Wednesday, January 30, 2008

100 Cupboards

This book came well recommended and I have to say that I was so disappointed with it when I finished.

100 Cupboards has TONS of potential to be an awesome book but N.D. Wilson fell short with his descriptions of the alternate worlds and evil characters.

Even the regular characters fell a bit flat. The reader never finds out enough about anything to be satisfied.

Huge let down.

Tuesday, January 29, 2008

Fun Reading Quizzes!

What Kind of Reader Are You?
Your Result: Dedicated Reader

You are always trying to find the time to get back to your book. You are convinced that the world would be a much better place if only everyone read more.

Obsessive-Compulsive Bookworm
Literate Good Citizen
Book Snob
Fad Reader
What Kind of Reader Are You?
Create Your Own Quiz

You're Babar the King!

by Jean de Brunhoff

Though your life has been filled with struggle and sadness of late,
you're personally doing quite well for yourself. All this success brings responsibility,
though, and should not be taken lightly. Life has turned from war to peace, from damage
to reconstruction, and this brings a bright new hope for everyone you know. These hopeful
people look to you for guidance, and your best advice to them is to watch out for snakes.
You're quite fond of the name "Celeste".

Take the Book Quiz
at the Blue Pyramid.

Friday, January 25, 2008

Someday this Pain Will be Useful to You

Have I mentioned yet that one of my all-time favorite books is The Catcher in the Rye by J.D. Salinger? Well, now I have.

One reason I liked Someday this Pain will be Useful to You by Peter Cameron so much was because it was so Catcher in the Rye-ish.

18-year-old James is living in NYC with his mom and big sis. His parents are divorced and he is having a hard time navigating the waters between mom and dad.

I've heard from other readers that James is a cold, unrelatable narrator but I have to disagree. I think he is a very believable 18 year old wanting to shape his life a specific way while trying to appease everyone around him. I love the scenes with his grandmother and in her house. I can see why James wants to move to the midwest through his descriptions of adoration to his gran and her lovely home.

Inside the Mind of Gideon Rayburn

Sarah Miller has written an interesting type of book with Inside the Mind of Gideon Rayburn. It is about a young man whose thoughts are being intercepted by an anonymous (although obviously part of the story) girl.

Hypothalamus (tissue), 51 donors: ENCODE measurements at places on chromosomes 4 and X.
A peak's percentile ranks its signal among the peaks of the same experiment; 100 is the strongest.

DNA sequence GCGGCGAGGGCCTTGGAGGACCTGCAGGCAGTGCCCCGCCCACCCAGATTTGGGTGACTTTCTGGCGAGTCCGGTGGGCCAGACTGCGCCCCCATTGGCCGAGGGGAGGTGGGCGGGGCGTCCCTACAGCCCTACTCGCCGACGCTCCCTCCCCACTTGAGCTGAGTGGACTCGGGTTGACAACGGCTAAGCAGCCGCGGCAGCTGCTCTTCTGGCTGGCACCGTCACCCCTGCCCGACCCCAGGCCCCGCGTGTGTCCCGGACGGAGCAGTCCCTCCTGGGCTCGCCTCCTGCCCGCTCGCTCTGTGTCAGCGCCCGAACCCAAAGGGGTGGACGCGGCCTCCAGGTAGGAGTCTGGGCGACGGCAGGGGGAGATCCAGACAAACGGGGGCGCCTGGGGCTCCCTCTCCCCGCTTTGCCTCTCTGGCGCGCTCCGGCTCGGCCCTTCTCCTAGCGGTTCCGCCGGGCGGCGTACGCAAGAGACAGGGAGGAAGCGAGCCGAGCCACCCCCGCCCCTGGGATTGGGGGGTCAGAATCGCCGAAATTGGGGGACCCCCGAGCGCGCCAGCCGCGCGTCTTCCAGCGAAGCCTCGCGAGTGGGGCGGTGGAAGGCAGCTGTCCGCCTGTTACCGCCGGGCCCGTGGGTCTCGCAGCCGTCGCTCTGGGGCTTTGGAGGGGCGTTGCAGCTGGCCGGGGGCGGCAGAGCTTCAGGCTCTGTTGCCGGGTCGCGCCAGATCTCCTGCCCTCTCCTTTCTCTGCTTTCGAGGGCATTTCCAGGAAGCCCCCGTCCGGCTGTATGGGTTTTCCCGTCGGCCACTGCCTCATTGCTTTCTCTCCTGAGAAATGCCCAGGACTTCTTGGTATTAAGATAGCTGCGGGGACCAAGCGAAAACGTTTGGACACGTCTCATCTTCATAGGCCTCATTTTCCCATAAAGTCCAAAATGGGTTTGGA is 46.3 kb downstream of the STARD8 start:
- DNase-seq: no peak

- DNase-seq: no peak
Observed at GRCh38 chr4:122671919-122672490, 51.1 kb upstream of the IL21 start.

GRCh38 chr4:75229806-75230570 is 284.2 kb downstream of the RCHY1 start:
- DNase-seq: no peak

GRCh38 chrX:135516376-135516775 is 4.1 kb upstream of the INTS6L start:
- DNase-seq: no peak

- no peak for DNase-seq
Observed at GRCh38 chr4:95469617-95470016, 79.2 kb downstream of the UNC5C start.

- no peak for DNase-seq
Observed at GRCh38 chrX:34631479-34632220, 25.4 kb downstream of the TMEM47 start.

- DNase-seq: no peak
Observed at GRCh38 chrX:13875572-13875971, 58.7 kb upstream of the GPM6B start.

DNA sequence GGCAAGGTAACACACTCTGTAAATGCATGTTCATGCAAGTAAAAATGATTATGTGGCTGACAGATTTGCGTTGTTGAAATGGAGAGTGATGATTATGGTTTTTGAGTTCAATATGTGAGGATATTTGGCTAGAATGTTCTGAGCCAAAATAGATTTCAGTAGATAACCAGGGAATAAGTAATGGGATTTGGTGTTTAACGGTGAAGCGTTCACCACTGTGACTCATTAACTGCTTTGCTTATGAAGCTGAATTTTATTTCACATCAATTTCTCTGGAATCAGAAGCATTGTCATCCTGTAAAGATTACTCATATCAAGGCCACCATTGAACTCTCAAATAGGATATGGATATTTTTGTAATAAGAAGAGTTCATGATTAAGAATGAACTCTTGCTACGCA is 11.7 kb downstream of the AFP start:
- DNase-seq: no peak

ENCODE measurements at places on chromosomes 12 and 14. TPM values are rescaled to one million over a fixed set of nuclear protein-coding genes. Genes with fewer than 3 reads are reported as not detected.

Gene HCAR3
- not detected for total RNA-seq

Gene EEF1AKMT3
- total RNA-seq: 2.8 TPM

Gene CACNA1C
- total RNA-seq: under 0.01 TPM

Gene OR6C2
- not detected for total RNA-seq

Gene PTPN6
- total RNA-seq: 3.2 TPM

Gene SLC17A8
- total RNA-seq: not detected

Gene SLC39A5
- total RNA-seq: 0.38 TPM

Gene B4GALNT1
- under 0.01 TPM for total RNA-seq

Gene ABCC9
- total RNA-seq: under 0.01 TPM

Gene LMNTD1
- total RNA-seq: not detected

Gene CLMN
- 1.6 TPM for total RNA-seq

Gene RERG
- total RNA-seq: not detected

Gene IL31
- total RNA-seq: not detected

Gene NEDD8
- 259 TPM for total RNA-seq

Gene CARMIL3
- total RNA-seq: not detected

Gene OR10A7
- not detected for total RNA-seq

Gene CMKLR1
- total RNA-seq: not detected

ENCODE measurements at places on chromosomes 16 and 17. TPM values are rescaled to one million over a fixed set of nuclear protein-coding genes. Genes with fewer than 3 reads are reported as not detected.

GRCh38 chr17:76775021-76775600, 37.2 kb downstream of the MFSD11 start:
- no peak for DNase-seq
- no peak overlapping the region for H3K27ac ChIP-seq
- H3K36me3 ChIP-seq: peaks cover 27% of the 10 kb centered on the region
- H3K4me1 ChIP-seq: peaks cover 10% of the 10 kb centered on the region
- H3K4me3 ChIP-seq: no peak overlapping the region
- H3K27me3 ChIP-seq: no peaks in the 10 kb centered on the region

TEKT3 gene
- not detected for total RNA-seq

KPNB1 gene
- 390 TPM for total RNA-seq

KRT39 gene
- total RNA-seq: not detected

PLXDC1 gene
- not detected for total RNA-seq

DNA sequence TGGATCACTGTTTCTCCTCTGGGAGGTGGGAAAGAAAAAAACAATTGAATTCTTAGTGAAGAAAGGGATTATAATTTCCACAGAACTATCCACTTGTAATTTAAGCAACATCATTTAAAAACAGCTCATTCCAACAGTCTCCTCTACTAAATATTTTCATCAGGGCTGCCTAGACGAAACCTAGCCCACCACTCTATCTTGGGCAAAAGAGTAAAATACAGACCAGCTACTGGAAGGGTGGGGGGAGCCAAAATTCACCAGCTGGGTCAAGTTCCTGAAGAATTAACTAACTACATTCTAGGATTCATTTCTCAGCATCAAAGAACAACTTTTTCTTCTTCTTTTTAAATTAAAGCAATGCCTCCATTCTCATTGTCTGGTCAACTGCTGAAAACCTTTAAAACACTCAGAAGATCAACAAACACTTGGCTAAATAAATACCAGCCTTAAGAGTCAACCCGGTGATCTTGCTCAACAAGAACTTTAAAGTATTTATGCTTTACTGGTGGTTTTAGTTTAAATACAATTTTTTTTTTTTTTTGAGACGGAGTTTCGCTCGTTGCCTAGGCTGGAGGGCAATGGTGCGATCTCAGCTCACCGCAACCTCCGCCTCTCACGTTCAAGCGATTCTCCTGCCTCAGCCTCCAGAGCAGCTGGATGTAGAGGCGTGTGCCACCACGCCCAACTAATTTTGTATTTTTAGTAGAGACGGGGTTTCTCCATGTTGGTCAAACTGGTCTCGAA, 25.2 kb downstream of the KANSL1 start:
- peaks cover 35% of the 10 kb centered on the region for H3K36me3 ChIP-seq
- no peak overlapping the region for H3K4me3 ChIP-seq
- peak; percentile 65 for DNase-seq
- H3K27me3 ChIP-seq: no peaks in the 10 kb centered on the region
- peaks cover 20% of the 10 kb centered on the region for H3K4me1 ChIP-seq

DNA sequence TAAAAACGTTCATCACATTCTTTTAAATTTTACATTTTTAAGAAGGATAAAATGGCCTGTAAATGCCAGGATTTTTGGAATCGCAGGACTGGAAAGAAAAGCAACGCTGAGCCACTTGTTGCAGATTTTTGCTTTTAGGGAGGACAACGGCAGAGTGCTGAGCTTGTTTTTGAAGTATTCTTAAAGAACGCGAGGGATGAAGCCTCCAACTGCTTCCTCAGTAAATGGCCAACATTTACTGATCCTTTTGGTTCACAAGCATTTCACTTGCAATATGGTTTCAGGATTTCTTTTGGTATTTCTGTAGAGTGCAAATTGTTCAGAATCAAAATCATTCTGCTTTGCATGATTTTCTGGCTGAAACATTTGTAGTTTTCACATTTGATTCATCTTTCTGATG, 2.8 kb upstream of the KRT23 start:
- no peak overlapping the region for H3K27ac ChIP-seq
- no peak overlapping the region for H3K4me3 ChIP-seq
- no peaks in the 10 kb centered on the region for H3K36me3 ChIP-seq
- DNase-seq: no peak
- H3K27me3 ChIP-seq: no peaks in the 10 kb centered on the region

Rarely do I have to reread passages because of confusion but I had to reread the first few pages of this book several times before feeling like I even *sort of* got it. Basically, the book is being told by the girl who is inside Gideon's head. I think it's supposed to be a mystery who the girl is but not to far into the book I had it figured out and then it just got boring.

Unfortunately I have to say I did not like this one. Just wasn't substantial enough for me. Another book about elite private schools. Bla.

The Dead and the Gone

The Dead and the Gone by Susan Beth Pfeffer was availabe at midwinter in ARC form. I snatched one up and ran! I totally loved Life as We Knew it which is the counterpart to this title.

LAWKI was about a meteor hitting the moon and all the reprecussions that came about because of it. It followed a teen girl named Miranda and her family through her journal entries. The moon is hit so hard that it is pushed toward the earth. This causes all kinds of terrifying weather such as tsunamis, volcanoes and earthquakes. It also causes hysteria, massive death tolls and eventually hunger and starvation.

TDATG follows a teen boy and his 2 young sisters. They live in New York City and their parents are not to be found after the meteor hits the moon. Mom was on her way to work at the hospital when the subways flooded and Dad was on the coast of Puerto Rico for his mother's funeral.

This book is written in third person narrative but still evoked the same horrific feelings as LAWKI. I felt like I needed to run to the grocery store and stock up on non-perishables and dog food in case of an emergency. I also felt like I needed to stock up on matches and candles and blankets and anything else that might come in handy if the power went out for an indefinite period.

Anytime a book can effect you in such a way, it is well written. She got her point across! We are vulnerable. And life is precious. I definitely kissed my husband and hugged my dog after reading The Dead and the Gone.

Good Masters! Sweet Ladies!

Laura Amy Sclitz (a librarian, mind you) is the recipient of the Newbery Award this year with Good Masters! Sweet Ladies!: Voices From a Medieval Village. The book is a drama with mostly single character pieces. Basically it is a collection of monologues of chracters ranging from paupers to traveling salesman to nobility.

The collection offers a brief glimpse into this particular village. The information learned from such brief pieces though, is amazing.

A lot of people are facinated with different time periods and cultures. This title is for them as well as someone who just needs to beef up a bit on medieval life.

It's non-fiction yes, but dramatic and enjoyable to say the least.

The Luxe

Anna Godbersen depicts Manhattan in 1899 so well in The Luxe that I believe she lived there and then.

That being said, I didn't like this book. I felt all the drama was telegraphed and I wasn't pleased with the prologue giving away so much of the story.

I know I'll probably get stoned for saying I didn't enjoy this popular title but for me it lacked a stick-to-your-bones quality that I find in so many other YA titles these days.

I will say that if you are a fan of Gossip Girls or readalikes or if you are looking for another world to escape into for a few hundred pages, give The Luxe a go.

Boy Toy

This title was brought to my attention because of a few list-serves I belong to. One is yalsa-bk and the other is a yahoo group called adbooks. Both are discussion lists for YA literature. I think it was yalsa-bk where the thread popped up about how incredibly graphic this novel was in depicting sex with a minor. Any good drama sucks me in as quick as can be so I ran to the shelf and grabbed it for my airport and flight time into Philly.